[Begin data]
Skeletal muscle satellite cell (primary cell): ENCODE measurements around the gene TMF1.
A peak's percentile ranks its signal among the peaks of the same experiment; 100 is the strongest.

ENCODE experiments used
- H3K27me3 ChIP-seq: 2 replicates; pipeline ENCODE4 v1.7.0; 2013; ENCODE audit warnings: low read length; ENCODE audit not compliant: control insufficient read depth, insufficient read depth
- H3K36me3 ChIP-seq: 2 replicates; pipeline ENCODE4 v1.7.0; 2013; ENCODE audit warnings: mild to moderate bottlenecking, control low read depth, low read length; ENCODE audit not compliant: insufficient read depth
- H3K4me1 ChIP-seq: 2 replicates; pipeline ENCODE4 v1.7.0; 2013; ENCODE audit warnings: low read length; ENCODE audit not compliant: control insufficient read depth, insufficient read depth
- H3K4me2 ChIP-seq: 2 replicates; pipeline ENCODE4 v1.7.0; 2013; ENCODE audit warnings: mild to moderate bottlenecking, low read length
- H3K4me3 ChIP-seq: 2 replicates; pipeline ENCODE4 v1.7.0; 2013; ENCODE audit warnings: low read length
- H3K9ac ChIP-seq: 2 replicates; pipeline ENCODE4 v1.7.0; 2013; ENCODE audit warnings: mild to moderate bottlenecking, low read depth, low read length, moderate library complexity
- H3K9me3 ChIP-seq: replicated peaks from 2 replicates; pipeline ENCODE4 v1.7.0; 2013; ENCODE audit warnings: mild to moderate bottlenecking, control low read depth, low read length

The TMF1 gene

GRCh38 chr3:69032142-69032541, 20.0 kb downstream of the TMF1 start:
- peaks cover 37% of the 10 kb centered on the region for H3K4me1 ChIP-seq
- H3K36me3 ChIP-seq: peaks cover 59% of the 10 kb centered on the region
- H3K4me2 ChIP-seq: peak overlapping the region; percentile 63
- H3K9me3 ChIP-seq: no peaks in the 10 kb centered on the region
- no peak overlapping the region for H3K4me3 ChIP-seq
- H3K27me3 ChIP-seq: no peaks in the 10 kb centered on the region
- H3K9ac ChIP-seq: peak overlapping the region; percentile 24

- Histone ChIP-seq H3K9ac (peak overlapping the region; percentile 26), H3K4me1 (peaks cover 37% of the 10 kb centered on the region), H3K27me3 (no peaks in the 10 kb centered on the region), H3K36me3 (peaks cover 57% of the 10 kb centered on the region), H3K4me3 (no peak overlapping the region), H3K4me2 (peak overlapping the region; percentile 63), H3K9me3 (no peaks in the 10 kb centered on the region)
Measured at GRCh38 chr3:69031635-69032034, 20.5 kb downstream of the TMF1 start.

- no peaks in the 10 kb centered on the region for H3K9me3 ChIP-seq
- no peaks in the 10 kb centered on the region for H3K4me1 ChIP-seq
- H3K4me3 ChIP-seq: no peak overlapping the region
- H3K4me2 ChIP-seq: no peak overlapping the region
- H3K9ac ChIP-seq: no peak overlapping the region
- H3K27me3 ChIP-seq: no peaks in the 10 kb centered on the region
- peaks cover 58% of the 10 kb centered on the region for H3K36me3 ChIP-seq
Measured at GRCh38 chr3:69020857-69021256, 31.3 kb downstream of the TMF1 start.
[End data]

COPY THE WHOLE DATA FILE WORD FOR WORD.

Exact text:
Skeletal muscle satellite cell (primary cell): ENCODE measurements around the gene TMF1.
A peak's percentile ranks its signal among the peaks of the same experiment; 100 is the strongest.

ENCODE experiments used
- H3K27me3 ChIP-seq: 2 replicates; pipeline ENCODE4 v1.7.0; 2013; ENCODE audit warnings: low read length; ENCODE audit not compliant: control insufficient read depth, insufficient read depth
- H3K36me3 ChIP-seq: 2 replicates; pipeline ENCODE4 v1.7.0; 2013; ENCODE audit warnings: mild to moderate bottlenecking, control low read depth, low read length; ENCODE audit not compliant: insufficient read depth
- H3K4me1 ChIP-seq: 2 replicates; pipeline ENCODE4 v1.7.0; 2013; ENCODE audit warnings: low read length; ENCODE audit not compliant: control insufficient read depth, insufficient read depth
- H3K4me2 ChIP-seq: 2 replicates; pipeline ENCODE4 v1.7.0; 2013; ENCODE audit warnings: mild to moderate bottlenecking, low read length
- H3K4me3 ChIP-seq: 2 replicates; pipeline ENCODE4 v1.7.0; 2013; ENCODE audit warnings: low read length
- H3K9ac ChIP-seq: 2 replicates; pipeline ENCODE4 v1.7.0; 2013; ENCODE audit warnings: mild to moderate bottlenecking, low read depth, low read length, moderate library complexity
- H3K9me3 ChIP-seq: replicated peaks from 2 replicates; pipeline ENCODE4 v1.7.0; 2013; ENCODE audit warnings: mild to moderate bottlenecking, control low read depth, low read length

The TMF1 gene

GRCh38 chr3:69032142-69032541, 20.0 kb downstream of the TMF1 start:
- peaks cover 37% of the 10 kb centered on the region for H3K4me1 ChIP-seq
- H3K36me3 ChIP-seq: peaks cover 59% of the 10 kb centered on the region
- H3K4me2 ChIP-seq: peak overlapping the region; percentile 63
- H3K9me3 ChIP-seq: no peaks in the 10 kb centered on the region
- no peak overlapping the region for H3K4me3 ChIP-seq
- H3K27me3 ChIP-seq: no peaks in the 10 kb centered on the region
- H3K9ac ChIP-seq: peak overlapping the region; percentile 24

- Histone ChIP-seq H3K9ac (peak overlapping the region; percentile 26), H3K4me1 (peaks cover 37% of the 10 kb centered on the region), H3K27me3 (no peaks in the 10 kb centered on the region), H3K36me3 (peaks cover 57% of the 10 kb centered on the region), H3K4me3 (no peak overlapping the region), H3K4me2 (peak overlapping the region; percentile 63), H3K9me3 (no peaks in the 10 kb centered on the region)
Measured at GRCh38 chr3:69031635-69032034, 20.5 kb downstream of the TMF1 start.

- no peaks in the 10 kb centered on the region for H3K9me3 ChIP-seq
- no peaks in the 10 kb centered on the region for H3K4me1 ChIP-seq
- H3K4me3 ChIP-seq: no peak overlapping the region
- H3K4me2 ChIP-seq: no peak overlapping the region
- H3K9ac ChIP-seq: no peak overlapping the region
- H3K27me3 ChIP-seq: no peaks in the 10 kb centered on the region
- peaks cover 58% of the 10 kb centered on the region for H3K36me3 ChIP-seq
Measured at GRCh38 chr3:69020857-69021256, 31.3 kb downstream of the TMF1 start.